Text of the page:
Exclusive: Major Trade Union Row Threatens To Derail Co-ordinated Strikes This Winter

Unison is at odds with the National Education Union in a dispute over school support staff.
A union insider told HuffPost UK: “The only winners from unions having playground squabbles about who represents who is the Tory government.”
A union insider told HuffPost UK: “The only winners from unions having playground squabbles about who represents who is the Tory government.”
Mark Kerrison via Getty Images

An extraordinary row has broken out between two of the country’s biggest trade unions in a development that could scupper the chance of co-ordinated strike action this winter, HuffPost UK can reveal.

Unison said it was “suspending co-operation with the National Education Union (NEU) at all levels” in a dispute over the recruitment and representation of support staff.

HuffPost UK has been told that Unison could try to have the NEU kicked out of the Trades Union Congress (TUC), the umbrella organisation that represents unions across the country.

Unison, which represents about 350,000 education staff, has accused the NEU of breaching an agreement brokered by the TUC which states that it does not have the right to negotiate on pay.

Under the deal, only Unison, Unite and the GMB are recognised to negotiate pay with the Local Government National Joint Council (NJC), the body that determines salaries for the vast majority of school support staff.

But Unison has accused the NEU, the largest education union, of breaching the agreement after it organised an indicative ballot for strike action of school support staff over the summer.

In a letter to staff seen by HuffPost UK, Unison said: “The TUC model agreement for setting up recognition agreements in academies and multi-academy trusts makes it clear that only these three unions should be recognised for negotiations and consultations relating to school support staff.

“Over the summer the NEU organised a consultative ballot of its school support staff members, who voted to reject the offer — even though the NEU cannot negotiate on NJC pay.

“This matter has now been referred to the TUC so that it can be resolved as soon as possible.

“Unison and the NEU have a long history of working together and we look forward to doing so again as soon as possible.

“However, until this matter has been resolved, Unison is suspending co-operation with the NEU at all levels of the union.”

In response, the NEU’s joint general secretaries, Kevin Courtney and Mary Bousted, denied that its actions had breached the TUC deal.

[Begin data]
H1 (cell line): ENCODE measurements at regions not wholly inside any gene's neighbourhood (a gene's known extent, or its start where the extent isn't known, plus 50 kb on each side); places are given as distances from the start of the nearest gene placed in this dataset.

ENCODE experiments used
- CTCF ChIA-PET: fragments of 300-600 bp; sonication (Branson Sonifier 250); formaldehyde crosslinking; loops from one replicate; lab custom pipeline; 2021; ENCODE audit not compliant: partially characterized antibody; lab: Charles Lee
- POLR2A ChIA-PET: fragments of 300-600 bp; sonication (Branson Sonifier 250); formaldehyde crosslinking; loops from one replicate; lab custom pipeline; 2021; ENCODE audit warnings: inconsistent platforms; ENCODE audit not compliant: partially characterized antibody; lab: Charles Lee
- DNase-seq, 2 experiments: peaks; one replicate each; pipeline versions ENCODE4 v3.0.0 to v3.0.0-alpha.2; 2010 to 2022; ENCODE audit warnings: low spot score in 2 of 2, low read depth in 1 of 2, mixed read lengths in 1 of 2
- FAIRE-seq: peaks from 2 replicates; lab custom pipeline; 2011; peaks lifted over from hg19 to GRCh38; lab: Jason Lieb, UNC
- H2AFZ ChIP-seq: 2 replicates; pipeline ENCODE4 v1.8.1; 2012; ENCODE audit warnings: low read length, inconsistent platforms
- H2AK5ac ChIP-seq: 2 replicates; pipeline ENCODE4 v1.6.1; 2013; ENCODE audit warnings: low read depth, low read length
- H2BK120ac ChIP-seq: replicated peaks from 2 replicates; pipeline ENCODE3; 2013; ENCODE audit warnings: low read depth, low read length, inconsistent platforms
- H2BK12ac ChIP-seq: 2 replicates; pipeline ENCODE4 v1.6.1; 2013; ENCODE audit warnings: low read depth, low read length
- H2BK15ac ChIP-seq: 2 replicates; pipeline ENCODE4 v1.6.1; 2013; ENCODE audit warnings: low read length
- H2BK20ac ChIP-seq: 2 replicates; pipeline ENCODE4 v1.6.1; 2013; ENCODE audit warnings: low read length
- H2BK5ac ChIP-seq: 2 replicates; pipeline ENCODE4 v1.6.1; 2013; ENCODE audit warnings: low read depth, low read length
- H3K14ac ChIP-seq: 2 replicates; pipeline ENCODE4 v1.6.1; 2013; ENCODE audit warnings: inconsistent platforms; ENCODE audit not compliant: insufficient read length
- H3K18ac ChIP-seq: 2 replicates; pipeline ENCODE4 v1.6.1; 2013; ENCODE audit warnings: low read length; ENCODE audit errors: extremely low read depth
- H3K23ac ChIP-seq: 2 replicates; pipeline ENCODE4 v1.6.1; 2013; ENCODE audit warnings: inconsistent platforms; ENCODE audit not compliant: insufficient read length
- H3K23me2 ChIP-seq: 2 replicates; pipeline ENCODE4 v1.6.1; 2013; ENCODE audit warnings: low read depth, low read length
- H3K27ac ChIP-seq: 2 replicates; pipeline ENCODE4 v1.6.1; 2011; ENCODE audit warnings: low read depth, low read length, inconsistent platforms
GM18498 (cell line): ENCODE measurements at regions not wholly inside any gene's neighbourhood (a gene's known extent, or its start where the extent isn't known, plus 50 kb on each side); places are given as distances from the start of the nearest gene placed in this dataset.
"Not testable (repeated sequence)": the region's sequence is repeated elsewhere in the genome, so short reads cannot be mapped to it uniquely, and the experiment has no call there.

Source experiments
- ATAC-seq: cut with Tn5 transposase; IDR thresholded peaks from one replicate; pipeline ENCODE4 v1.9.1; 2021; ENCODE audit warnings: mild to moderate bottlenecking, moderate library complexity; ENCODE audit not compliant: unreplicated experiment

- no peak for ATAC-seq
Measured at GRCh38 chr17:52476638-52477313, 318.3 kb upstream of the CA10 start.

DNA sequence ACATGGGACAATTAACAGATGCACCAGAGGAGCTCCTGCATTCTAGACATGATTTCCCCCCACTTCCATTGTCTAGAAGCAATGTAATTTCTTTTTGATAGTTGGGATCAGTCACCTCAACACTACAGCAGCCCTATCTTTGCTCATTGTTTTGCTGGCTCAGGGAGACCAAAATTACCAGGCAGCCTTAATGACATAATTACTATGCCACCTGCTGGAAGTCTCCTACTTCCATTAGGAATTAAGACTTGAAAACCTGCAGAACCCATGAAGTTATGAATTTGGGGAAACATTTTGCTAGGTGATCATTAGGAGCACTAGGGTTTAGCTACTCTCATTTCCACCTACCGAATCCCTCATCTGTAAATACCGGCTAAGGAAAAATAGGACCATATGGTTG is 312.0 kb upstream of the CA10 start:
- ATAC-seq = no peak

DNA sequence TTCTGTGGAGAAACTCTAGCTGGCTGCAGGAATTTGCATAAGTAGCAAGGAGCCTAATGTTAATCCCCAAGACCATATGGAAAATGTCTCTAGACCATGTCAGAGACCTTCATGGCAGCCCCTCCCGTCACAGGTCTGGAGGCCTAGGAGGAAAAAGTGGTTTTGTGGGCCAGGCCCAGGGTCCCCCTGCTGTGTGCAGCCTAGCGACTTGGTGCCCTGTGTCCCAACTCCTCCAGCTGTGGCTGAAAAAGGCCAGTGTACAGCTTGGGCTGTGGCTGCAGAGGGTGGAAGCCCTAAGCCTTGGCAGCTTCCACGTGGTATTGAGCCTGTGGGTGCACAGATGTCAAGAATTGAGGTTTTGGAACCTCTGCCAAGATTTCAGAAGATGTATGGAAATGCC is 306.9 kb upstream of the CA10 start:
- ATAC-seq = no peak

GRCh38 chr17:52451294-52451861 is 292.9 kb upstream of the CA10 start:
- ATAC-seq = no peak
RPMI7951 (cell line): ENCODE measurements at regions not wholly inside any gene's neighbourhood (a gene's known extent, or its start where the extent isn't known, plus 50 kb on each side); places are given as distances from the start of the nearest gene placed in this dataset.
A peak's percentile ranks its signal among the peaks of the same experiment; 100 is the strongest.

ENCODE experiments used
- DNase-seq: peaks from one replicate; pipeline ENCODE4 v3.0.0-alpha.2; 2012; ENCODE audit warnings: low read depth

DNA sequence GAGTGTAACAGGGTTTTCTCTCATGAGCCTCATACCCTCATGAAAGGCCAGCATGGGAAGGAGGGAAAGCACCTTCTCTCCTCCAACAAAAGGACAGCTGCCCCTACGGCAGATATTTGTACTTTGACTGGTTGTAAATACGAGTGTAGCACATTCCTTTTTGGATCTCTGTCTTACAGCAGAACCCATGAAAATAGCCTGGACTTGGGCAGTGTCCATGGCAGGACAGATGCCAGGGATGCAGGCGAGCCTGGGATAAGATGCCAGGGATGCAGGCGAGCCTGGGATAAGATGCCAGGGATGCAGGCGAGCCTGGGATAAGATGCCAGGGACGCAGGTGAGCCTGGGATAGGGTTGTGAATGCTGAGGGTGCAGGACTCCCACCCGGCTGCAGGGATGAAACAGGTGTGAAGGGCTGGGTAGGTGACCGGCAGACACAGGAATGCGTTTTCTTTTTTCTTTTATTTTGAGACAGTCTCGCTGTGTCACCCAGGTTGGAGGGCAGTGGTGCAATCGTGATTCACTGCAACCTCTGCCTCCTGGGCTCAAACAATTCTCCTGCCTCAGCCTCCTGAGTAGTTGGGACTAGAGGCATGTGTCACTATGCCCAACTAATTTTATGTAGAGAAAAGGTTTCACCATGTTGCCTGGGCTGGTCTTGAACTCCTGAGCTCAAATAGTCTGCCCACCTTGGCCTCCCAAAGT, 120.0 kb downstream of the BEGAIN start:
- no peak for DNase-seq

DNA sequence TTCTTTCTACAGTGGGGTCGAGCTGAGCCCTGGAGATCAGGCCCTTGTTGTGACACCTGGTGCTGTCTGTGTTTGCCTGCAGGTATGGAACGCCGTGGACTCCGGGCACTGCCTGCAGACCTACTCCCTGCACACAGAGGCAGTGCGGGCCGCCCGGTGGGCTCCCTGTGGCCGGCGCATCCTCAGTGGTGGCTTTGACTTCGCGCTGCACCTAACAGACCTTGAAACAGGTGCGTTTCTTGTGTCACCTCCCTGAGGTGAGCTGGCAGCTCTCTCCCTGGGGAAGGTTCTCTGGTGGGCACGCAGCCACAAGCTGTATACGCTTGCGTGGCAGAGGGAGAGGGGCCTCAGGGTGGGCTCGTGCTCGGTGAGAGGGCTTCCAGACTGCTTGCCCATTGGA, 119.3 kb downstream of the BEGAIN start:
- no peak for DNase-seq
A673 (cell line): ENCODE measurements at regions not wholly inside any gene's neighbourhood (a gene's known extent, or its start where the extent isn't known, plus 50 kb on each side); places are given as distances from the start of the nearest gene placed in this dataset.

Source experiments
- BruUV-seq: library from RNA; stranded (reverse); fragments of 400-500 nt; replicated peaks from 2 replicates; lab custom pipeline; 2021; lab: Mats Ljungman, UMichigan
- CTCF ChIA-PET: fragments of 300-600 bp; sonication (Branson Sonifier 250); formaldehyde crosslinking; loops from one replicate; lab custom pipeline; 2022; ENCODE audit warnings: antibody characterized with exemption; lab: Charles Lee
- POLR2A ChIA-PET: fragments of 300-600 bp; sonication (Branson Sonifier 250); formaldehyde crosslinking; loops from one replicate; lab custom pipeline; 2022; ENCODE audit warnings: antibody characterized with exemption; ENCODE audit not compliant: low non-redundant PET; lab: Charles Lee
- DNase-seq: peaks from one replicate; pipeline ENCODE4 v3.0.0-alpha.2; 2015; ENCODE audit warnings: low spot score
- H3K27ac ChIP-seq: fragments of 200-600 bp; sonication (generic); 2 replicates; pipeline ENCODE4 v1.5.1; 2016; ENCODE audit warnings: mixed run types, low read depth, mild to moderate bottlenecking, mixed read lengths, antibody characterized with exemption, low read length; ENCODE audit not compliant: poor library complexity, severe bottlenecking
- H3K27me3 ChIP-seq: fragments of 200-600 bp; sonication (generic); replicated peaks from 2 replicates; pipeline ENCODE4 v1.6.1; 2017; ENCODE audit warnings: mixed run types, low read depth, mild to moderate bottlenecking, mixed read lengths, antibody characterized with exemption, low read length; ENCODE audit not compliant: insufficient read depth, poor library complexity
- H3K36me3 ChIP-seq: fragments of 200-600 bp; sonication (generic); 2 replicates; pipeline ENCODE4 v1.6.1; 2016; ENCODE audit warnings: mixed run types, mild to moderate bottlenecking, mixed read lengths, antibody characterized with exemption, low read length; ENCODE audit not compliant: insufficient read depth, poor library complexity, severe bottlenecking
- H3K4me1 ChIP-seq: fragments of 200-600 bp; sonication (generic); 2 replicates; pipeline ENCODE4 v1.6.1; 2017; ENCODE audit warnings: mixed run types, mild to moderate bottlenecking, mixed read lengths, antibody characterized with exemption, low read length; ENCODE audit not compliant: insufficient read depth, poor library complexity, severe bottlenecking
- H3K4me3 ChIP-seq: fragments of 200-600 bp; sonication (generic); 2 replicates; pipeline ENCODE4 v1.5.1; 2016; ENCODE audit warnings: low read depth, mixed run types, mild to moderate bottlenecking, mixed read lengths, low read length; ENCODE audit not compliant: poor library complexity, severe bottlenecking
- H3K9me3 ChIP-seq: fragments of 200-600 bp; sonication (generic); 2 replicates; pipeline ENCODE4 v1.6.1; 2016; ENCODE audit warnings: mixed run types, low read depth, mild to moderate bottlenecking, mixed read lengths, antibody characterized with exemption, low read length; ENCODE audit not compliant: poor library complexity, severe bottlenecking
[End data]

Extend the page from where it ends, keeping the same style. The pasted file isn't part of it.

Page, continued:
“The NEU has made it clear to Unison and GMB that we fully acknowledge that Unison, GMB and Unite are the recognised unions negotiating for the pay of council and school support staff,” they said.

“We have made it clear that we are not seeking recognition or collective bargaining rights.

“However, our support staff members on a very high turnout and very high majorities instructed us to take this matter forward.

“We are concerned by the suggestion that we should not ballot members as we do not have recognition. Many of our industrial disputes in the last year have been with private school employers where we don’t have recognition, fighting to retain the teachers pension scheme.

“It is not the case that you need to have recognition to have a lawful trade dispute and it would be a very big step backward for the trade union movement to suggest that.”

The row comes as the threat of mass strikes looms with teachers, nurses and civil servants among the workers threatening to walk out this winter.

The NEU, which represents around 450,000 teaching staff, recently held an indicative ballot in which 98% of the members who took part called for a “fully-funded, above-inflation pay rise”. Some 86% of members said they were willing to take strike action to achieve it.

A separate preliminary ballot of support staff who participated also strongly supported taking action over pay, with 92% of staff rejecting the government’s pay offer and 78% agreeing with strike action.

The NEU is now holding a formal ballot which will close on January 13 next year, with strikes potentially taking place later that month.

Meanwhile, nurses are set to hold the biggest-ever strike this winter in another dispute over pay.

While the final results of the ballot are still being counted, sources at the Royal College of Nursing (RCN) were confident at the weekend that a large majority of nurses have voted in favour of action to demand a pay rise of 5% above RPI inflation.

In response to the growing clamour for strike action, the TUC has said it would look to co-ordinate any walkouts to maximise their impact and demonstrate the “strength of feeling” among workers.

The plan could have seen an overlap between strikes handled by the NEU and Unison strikes in broader sectors such as health.

But sources told HuffPost UK they believed the co-operation would now not go ahead in light of the dispute.

“It is hard to understate the level of schism between Unison and the NEU,” a union insider said.

“This will inevitably have an impact on all public sector strikes and cooperation between unions. Support staff simply don’t understand why it’s a problem that their union, the NEU, ballots their members to try and get a fully funded deal for working people.

“The only winners from unions having playground squabbles about who represents who is the Tory government.”

A Unison spokesperson said: “A complaint has been made to the TUC. There’ll be a meeting of relevant general secretaries soon, at which it’s hoped all the issues raised can be resolved.”

A NEU spokesperson added: “This is subject to ongoing discussions between TUC affiliated unions and we hope it will be resolved quickly.”

The TUC declined to comment.


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